requirement is generally only satisfied if all the grounds asserted in the federal position have
already been presented to the state’s highest court in a procedurally proper manner. Dupuy v.
Butler, 837 F.2d 699, 702 (5th Cir. 1998). “[A] federal court should abstain from the exercise of
its habeas jurisdiction if the issues may be resolved on the merits in the state court or by some
other state procedures available to the petitioner.” Bailey, 2007 WL 1805065 at *5. The court may
raise the issue of exhaustion sua sponte. McGee v. Estelle, 722 F.2d 1206, 1214 (5th Cir. 1984).
Johnson does not indicate whether he has pursued state court remedies for any of his claims.
Before we will review the merits of these claims, we require him to show proof of exhaustion or
explain why he might be excused from exhausting such remedies.
2. Proper party
Johnson names several respondents in this suit. The proper respondent in a habeas
proceeding is the warden of the facility where the petitioner is being held. Rumsfeld v. Padilla,
124 S.Ct. 2711, 2717–18 (2004). Accordingly, Johnson should also amend his petition to substitute
the warden of the Calcasieu Correctional Center as sole respondent in this action, and dismiss all
claims against other respondents.
3. Heck concerns
Johnson seeks damages based on the alleged “breach of contract” committed by the
LADPSC. Under the Heck doctrine, civil tort actions may not be used to challenge criminal
judgments. See Heck v. Humphrey, 114 S.Ct. 2364 (1994). If a judgment in the plaintiff’s favor on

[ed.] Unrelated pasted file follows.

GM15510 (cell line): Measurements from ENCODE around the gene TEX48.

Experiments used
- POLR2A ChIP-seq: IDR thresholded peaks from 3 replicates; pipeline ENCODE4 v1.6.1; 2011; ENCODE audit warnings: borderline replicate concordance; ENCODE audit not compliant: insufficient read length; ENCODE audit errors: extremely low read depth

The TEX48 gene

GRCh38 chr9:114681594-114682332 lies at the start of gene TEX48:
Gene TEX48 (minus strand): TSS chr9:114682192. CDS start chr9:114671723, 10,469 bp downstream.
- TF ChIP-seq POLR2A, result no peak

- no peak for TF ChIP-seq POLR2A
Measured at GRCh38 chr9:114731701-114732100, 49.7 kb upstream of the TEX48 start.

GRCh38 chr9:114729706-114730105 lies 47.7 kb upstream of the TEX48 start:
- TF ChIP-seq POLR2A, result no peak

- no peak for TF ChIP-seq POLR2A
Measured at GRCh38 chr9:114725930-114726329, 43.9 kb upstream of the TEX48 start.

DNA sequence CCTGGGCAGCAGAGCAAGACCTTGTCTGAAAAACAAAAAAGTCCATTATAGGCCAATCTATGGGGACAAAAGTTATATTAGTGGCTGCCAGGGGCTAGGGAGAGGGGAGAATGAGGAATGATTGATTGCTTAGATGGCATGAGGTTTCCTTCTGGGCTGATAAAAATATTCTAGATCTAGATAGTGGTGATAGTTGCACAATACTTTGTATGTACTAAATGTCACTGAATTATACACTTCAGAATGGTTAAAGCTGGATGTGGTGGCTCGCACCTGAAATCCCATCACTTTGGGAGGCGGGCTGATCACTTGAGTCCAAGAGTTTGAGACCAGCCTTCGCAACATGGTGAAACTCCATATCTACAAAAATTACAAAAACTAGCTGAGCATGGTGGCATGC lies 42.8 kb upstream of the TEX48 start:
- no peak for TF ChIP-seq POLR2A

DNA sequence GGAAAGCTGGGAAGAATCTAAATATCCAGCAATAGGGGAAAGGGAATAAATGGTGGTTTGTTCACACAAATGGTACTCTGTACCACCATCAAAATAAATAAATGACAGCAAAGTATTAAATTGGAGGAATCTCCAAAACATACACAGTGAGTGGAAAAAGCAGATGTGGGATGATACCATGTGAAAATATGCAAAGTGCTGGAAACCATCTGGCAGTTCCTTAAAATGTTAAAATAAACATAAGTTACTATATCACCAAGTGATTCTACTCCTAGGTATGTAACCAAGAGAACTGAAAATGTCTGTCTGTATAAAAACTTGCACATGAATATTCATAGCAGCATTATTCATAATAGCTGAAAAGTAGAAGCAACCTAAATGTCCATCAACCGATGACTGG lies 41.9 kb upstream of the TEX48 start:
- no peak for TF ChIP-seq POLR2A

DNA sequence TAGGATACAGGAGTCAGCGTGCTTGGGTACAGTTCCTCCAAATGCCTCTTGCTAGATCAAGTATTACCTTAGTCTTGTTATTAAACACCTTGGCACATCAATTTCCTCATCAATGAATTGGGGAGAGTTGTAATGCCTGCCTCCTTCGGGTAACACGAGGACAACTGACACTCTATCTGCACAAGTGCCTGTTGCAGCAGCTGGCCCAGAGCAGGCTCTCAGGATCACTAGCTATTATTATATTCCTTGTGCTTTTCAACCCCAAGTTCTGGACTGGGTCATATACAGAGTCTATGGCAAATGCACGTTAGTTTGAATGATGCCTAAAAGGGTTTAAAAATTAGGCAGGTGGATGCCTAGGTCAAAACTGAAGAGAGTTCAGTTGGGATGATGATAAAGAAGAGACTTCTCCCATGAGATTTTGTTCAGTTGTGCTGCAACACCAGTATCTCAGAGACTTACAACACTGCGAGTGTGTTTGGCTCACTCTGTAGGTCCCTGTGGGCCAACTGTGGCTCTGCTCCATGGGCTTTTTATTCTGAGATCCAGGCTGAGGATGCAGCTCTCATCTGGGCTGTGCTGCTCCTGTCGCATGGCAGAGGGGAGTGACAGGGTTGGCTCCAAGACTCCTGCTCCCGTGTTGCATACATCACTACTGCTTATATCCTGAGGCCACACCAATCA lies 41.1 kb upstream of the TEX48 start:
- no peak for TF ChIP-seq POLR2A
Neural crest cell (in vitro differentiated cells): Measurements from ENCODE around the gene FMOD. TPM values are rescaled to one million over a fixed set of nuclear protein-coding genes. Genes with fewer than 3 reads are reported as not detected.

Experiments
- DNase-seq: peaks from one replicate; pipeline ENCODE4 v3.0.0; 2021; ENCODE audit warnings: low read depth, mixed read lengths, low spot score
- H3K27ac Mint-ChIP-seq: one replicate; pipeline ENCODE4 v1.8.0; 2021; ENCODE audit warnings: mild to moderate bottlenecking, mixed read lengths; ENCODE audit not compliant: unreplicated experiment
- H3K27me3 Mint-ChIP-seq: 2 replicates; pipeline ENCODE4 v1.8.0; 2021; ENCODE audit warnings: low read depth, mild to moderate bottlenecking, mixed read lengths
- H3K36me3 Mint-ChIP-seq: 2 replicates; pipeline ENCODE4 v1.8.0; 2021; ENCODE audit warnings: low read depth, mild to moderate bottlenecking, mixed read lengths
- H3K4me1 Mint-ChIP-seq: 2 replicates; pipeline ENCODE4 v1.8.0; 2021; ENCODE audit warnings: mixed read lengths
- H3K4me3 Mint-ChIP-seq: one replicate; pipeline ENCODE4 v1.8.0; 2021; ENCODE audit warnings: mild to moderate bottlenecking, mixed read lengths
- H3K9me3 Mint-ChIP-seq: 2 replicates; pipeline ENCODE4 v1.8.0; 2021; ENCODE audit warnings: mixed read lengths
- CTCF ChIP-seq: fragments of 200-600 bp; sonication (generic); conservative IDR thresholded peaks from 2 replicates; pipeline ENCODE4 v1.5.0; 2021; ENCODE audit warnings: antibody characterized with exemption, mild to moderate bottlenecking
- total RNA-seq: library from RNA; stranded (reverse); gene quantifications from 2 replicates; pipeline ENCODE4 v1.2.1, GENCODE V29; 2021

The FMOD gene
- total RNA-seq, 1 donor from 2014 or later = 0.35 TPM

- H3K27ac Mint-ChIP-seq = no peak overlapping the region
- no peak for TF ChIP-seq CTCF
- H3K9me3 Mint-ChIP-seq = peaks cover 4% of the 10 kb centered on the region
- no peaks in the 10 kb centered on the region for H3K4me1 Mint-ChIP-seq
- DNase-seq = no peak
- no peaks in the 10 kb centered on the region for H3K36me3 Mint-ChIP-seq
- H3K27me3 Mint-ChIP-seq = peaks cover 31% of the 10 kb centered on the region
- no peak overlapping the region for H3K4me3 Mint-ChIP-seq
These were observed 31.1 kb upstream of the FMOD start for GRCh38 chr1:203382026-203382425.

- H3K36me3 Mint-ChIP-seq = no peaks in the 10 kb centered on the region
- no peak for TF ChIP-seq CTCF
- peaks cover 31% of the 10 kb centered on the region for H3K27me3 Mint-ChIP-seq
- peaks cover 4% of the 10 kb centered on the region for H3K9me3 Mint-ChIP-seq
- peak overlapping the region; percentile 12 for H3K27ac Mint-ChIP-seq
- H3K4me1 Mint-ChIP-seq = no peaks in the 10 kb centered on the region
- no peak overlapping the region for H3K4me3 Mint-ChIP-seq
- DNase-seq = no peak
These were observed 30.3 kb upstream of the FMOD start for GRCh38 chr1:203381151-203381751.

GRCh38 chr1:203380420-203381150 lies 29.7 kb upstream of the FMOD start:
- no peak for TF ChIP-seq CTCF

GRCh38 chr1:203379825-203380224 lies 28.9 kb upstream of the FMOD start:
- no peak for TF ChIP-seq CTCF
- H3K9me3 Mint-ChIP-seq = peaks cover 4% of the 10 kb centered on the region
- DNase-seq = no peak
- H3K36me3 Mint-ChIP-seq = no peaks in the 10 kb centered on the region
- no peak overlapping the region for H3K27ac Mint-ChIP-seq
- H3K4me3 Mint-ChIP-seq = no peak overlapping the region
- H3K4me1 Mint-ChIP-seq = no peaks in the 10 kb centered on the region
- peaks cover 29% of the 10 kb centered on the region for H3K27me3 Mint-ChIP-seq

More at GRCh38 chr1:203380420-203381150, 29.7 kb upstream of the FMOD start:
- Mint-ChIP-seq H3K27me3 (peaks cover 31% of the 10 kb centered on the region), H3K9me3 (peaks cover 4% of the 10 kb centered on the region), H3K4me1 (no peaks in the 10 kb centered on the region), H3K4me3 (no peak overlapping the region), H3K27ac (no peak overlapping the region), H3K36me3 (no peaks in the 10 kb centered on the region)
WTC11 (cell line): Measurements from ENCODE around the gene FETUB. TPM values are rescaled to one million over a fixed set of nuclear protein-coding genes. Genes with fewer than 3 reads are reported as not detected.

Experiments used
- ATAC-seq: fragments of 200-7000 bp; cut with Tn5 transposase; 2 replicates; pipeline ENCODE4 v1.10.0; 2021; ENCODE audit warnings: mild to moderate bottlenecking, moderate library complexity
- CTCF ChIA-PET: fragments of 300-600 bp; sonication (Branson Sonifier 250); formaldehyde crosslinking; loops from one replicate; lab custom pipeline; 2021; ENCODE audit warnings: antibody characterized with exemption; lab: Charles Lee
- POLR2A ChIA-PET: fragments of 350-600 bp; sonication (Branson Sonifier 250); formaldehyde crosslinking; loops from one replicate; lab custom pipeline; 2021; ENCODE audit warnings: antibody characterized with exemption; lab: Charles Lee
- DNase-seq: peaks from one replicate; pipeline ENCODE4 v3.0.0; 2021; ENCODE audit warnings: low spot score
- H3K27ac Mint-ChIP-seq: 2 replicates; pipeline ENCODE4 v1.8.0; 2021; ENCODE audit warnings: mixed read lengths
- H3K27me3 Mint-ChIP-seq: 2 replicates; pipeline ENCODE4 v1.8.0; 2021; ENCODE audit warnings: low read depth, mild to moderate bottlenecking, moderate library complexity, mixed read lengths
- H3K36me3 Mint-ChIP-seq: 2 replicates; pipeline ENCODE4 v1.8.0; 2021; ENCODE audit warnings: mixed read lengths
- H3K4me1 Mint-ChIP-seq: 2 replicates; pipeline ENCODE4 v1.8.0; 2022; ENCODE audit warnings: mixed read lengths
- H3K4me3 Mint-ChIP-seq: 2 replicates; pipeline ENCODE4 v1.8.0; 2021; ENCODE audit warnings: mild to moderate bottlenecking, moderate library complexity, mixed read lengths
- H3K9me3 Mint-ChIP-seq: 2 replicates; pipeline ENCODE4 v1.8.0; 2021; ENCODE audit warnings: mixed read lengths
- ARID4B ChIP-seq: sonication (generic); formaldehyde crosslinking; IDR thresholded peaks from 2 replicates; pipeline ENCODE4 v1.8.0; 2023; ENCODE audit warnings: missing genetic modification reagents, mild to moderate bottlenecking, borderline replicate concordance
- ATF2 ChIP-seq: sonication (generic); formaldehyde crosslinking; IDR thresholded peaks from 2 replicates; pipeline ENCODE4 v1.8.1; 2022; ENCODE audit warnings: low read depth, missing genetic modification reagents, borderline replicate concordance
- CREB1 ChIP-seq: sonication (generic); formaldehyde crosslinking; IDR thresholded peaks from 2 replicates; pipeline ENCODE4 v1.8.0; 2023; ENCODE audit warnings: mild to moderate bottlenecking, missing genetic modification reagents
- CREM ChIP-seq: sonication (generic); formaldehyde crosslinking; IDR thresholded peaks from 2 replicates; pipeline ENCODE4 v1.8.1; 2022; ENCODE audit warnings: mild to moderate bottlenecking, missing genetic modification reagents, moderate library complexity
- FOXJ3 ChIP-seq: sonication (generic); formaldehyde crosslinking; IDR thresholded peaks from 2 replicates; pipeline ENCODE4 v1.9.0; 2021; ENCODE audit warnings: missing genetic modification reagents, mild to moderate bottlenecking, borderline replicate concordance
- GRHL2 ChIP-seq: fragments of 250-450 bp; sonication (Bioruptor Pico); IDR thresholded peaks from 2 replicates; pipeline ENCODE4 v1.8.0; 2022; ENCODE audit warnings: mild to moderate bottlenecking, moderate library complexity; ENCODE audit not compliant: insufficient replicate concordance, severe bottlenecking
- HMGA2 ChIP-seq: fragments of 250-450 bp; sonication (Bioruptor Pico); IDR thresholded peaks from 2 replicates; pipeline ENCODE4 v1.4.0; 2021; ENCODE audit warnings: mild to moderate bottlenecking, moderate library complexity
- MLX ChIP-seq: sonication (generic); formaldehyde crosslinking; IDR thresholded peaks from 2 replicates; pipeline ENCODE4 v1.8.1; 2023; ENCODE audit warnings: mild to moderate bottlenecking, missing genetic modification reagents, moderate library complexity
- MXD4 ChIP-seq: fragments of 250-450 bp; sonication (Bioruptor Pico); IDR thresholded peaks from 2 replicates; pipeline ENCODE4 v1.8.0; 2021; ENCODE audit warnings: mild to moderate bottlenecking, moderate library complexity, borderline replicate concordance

a civil claim would imply the invalidity of his conviction or sentence, such claim is barred unless
he can show that the conviction or sentence has been reversed on direct appeal, expunged by
executive order, declared invalid by a state tribunal authorized to make such a determination, or
called into question by a federal court’s issuance of a writ of habeas corpus. DeLeon v. City of
Corpus Christi, 488 F.3d 649, 652 (5th Cir. 2007). Johnson’s claims for damages are clearly Heckbarred, as he has asserted them in the same action through which he seeks habeas relief from his
sentence. Accordingly, he should dismiss this claim, without prejudice to pursuing it in a properly
filed civil suit once he can meet the conditions described above.
4. Other relief
Johnson also requests that a pardon be issued and that the court refer this matter to the FBI
for investigation of the LADPSC’s alleged corruption. Johnson may seek reversal of his conviction
through a habeas petition filed under 28 U.S.C. § 2254, but this court cannot order that he be
pardoned from a state conviction because we lack jurisdiction to issue a writ of mandamus against
a state actor or agency. Kenney v. Abbott, 2015 WL 4979212 at *2 (N.D. Tex. Aug. 19, 2015)
(citing Moye v. Clerk, DeKalb Cty. Sup. Ct., 474 F.2d 1275, 1275–76 (5th Cir. 1973)). A referral
to the FBI would also be inappropriate, given this court’s neutrality and the separation of powers
mandated by the Constitution. Johnson is free to contact the FBI or any other law enforcement
agency on his own accord.
In order for this court to determine whether the petition should survive our initial review,
Johnson must amend his complaint as described above.
THE CLERK IS DIRECTED to mail a copy of this order to Johnson at his last address
IT IS ORDERED that Johnson amend his complaint within thirty (30) days of the filing
of this order to cure the deficiencies as outlined above.
Failure to comply with this order may result in dismissal of the claims above under Rule 4
of the Rules Governing § 2254 Cases, or under Rule 41(b) of the Federal Rules of Civil Procedure.
See Link v. Wabash R. Co., 82 S. Ct. 1386 (1962).
Johnson is further required to notify the court of any change in his address under LR 41.3.
Failure to do so will result in a recommendation that this action be dismissed without prejudice.
THUS DONE AND SIGNED in Chambers this 9th day of February, 2018.